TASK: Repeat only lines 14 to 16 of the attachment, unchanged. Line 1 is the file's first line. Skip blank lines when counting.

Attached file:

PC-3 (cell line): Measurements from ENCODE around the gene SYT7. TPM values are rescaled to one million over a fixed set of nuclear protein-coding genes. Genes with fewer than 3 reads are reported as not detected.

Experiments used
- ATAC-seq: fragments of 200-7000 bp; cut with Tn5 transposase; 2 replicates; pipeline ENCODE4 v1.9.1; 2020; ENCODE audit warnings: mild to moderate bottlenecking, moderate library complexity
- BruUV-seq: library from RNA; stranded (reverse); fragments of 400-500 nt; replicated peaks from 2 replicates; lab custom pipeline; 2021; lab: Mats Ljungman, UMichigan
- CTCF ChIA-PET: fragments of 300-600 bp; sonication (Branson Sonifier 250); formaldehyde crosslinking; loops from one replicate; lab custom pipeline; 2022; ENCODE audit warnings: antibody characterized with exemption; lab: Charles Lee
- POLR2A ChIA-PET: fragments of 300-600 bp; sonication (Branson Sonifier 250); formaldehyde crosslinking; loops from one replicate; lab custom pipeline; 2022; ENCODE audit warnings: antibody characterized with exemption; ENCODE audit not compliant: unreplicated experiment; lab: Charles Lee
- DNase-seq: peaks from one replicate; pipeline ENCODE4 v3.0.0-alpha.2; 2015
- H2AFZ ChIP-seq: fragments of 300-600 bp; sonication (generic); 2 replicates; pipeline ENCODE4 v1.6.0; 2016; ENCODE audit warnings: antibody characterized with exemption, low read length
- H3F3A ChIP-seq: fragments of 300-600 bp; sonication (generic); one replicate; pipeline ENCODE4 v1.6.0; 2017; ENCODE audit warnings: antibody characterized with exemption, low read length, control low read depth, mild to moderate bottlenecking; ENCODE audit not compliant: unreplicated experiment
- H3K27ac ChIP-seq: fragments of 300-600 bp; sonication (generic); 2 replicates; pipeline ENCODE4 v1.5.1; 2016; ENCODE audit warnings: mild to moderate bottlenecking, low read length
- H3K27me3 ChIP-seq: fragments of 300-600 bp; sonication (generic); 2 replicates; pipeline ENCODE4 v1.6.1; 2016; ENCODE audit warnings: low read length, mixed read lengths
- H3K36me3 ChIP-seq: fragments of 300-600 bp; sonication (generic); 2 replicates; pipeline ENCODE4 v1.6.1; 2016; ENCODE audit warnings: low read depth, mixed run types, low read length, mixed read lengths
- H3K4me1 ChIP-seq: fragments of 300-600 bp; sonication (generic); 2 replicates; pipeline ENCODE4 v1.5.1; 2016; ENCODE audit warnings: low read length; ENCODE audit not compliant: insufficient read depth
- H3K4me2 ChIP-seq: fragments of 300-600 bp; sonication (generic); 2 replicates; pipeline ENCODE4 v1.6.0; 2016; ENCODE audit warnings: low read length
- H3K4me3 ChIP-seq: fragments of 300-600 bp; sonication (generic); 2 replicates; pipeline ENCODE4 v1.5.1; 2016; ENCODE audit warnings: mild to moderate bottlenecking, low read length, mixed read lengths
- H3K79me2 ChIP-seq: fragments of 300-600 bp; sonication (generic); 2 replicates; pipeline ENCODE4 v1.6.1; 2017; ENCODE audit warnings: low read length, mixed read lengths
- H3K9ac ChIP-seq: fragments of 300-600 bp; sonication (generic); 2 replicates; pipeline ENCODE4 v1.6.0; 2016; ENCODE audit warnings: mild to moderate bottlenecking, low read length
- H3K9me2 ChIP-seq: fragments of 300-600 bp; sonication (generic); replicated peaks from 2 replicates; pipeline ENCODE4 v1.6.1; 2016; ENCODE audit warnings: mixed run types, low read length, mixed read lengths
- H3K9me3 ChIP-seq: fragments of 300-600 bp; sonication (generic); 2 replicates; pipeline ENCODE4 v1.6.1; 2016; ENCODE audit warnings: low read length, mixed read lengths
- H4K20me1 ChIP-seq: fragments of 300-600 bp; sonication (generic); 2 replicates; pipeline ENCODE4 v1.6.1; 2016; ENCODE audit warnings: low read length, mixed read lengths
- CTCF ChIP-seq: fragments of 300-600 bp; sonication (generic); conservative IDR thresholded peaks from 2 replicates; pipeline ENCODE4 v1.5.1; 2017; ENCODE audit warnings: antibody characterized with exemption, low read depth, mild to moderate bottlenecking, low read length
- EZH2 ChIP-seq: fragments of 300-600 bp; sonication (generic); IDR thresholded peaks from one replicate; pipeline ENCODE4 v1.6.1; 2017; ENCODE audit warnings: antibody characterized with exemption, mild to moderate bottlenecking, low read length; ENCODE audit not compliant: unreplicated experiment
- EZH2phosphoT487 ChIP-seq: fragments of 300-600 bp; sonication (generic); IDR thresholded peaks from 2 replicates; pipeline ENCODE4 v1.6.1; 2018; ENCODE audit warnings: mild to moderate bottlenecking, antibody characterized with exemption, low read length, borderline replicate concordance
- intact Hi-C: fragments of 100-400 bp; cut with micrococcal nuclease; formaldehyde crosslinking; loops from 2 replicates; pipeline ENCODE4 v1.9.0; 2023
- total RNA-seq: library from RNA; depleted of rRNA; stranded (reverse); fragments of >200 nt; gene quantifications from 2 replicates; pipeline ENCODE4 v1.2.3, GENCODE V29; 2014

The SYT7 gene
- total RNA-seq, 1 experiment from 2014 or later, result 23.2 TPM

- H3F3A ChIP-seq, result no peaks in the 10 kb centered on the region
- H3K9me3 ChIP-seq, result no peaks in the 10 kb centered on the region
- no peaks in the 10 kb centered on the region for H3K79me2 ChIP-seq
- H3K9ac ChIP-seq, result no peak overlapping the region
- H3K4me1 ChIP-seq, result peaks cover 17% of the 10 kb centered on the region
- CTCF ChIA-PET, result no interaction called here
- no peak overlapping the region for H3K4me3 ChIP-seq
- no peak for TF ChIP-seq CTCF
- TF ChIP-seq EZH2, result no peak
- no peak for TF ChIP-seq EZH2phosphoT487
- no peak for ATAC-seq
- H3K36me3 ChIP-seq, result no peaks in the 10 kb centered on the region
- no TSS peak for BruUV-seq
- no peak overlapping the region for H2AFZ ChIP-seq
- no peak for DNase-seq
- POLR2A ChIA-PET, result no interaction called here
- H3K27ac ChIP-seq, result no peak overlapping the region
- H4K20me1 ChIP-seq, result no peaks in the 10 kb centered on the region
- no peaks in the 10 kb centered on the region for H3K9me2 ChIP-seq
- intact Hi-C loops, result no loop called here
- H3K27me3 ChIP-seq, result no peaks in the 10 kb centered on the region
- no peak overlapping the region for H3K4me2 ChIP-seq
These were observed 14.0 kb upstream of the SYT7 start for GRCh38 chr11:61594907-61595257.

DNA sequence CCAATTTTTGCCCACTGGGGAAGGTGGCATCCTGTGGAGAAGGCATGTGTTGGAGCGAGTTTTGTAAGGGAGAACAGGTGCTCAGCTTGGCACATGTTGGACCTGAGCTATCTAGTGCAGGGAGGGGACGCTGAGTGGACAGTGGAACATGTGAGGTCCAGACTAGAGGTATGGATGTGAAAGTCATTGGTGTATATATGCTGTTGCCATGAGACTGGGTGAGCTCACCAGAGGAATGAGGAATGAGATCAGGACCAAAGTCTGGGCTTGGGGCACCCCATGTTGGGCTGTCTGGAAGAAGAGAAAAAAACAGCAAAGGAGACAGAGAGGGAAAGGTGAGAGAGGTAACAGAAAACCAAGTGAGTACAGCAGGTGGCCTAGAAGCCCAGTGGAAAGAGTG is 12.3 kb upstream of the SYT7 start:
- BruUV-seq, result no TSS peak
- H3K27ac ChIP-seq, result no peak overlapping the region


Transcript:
- H3K4me2 ChIP-seq: fragments of 300-600 bp; sonication (generic); 2 replicates; pipeline ENCODE4 v1.6.0; 2016; ENCODE audit warnings: low read length
- H3K4me3 ChIP-seq: fragments of 300-600 bp; sonication (generic); 2 replicates; pipeline ENCODE4 v1.5.1; 2016; ENCODE audit warnings: mild to moderate bottlenecking, low read length, mixed read lengths
- H3K79me2 ChIP-seq: fragments of 300-600 bp; sonication (generic); 2 replicates; pipeline ENCODE4 v1.6.1; 2017; ENCODE audit warnings: low read length, mixed read lengths